by Jack B. Harrison
On December 18, 2012, the U.S. Equal Employment Opportunity Commission (EEOC) approved a Strategic Enforcement Plan for 2013-2016 (SEP). Three of the four sitting Commissioners voted for the SEP. These were Chair Jacqueline Berrien (D), Commissioner Chai Feldblum (D), and Commissioner Victoria Lipnic (R). Voting against the SEP was Commissioner Constance Barker (R).
The final version of the SEP is a revised version of the draft SEP the EEOC issued on September 4, 2012. The SEP focuses on the six high-priority target areas outlined below. Additionally, the SEP makes it clear that the EEOC will continue its focus on increased systemic litigation and private enforcement actions.
The six items highlighted as national priorities in the SEP are:
Eliminating Barriers in Recruitment and Hiring. According to the SEP, the EEOC will focus on class-based recruitment and hiring practices that discriminate against racial, ethnic and religious groups, older workers, women and people with disabilities.
Protecting Immigrant, Migrant and Other Vulnerable Workers. According to the SEP, the EEOC will focus on disparate pay, job segregation, harassment, trafficking and discriminatory policies affecting vulnerable workers who may be unaware of their rights under the equal employment laws, or reluctant or unable to exercise them.
Addressing Emerging and Developing Issues. According to the SEP, the EEOC will focus on emerging issues in equal employment law. These emerging issues will include: (1) coverage, reasonable accommodation, qualification standards, undue hardship and direct threat under the ADA; (2) accommodating pregnancy-related limitations; and (3) coverage of lesbian, gay, bisexual and transgender individuals under Title VII’s sex discrimination provisions.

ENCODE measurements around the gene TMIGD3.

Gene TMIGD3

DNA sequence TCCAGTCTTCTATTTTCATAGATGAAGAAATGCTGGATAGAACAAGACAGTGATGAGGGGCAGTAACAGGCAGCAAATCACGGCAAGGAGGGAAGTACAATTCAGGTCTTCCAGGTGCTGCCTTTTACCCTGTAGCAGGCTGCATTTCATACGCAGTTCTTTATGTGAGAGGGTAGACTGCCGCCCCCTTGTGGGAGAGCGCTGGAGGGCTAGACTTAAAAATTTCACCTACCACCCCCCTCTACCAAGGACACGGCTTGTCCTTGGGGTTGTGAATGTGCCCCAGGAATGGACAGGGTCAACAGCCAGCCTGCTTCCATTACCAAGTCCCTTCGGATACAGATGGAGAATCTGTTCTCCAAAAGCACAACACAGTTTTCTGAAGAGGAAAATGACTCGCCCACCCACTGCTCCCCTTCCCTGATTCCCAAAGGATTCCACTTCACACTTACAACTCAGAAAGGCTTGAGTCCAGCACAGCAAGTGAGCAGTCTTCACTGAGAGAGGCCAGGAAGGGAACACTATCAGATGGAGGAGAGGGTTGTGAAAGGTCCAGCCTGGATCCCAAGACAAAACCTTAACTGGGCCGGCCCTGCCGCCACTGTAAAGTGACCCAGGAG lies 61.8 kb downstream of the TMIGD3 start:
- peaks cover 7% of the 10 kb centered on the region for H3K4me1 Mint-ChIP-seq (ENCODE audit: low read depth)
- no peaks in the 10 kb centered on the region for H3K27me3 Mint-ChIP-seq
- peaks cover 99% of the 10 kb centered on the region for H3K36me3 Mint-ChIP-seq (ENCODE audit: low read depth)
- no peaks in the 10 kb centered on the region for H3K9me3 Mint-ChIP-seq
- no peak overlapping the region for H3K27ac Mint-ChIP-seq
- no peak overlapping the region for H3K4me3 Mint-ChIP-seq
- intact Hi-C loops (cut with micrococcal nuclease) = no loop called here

Enforcing Equal Pay Laws. According to the SEP, the EEOC will focus on compensation systems and practices that discriminate based on gender.
Preserving Access to the Legal System. According to the SEP, the EEOC will focus on policies and practices that discourage or prohibit individuals from exercising their rights under employment discrimination statutes, or that impede the EEOC’s investigative or enforcement efforts.
Preventing Harassment Through Systemic Enforcement and Targeted Outreach. According to the SEP, the EEOC will focus on the pursuit of systemic investigations and litigation and on conducting a targeted outreach campaign to deter harassment in the workplace. The EEOC is currently pursuing 62 systemic cases, roughly 20 percent of its active litigation. The EEOC also claims to have resolved 240 systemic investigations in FY 2012, a 45 percent increase from FY 2010. Additionally, the EEOC states that it secured $36.2 million through conciliation and pre-determination settlements in FY 2012, an amount four times greater than in FY 2011.
The SEP also encourages greater cooperation and collaboration between the agency and private attorneys in seeking to enforce federal anti-discrimination laws. This move will allow EEOC staff to share information with individual plaintiffs and their attorneys in order "to facilitate swift enforcement and early resolution of charges." This increased cooperation and collaboration will likely increase private enforcement litigation, which often is more costly and time consuming to employers than government enforcement.
The SEP should provide prudent employers better guidance into the EEOC’s priorities and goals over the next several years. The guidance offered by the SEP should be used by employers and their counsel in reviewing compliance systems and eliminating any corporate weaknesses in the identified target areas. At the same time, employers must remain aware of the increased chance of encountering a systemic lawsuit or private enforcement action.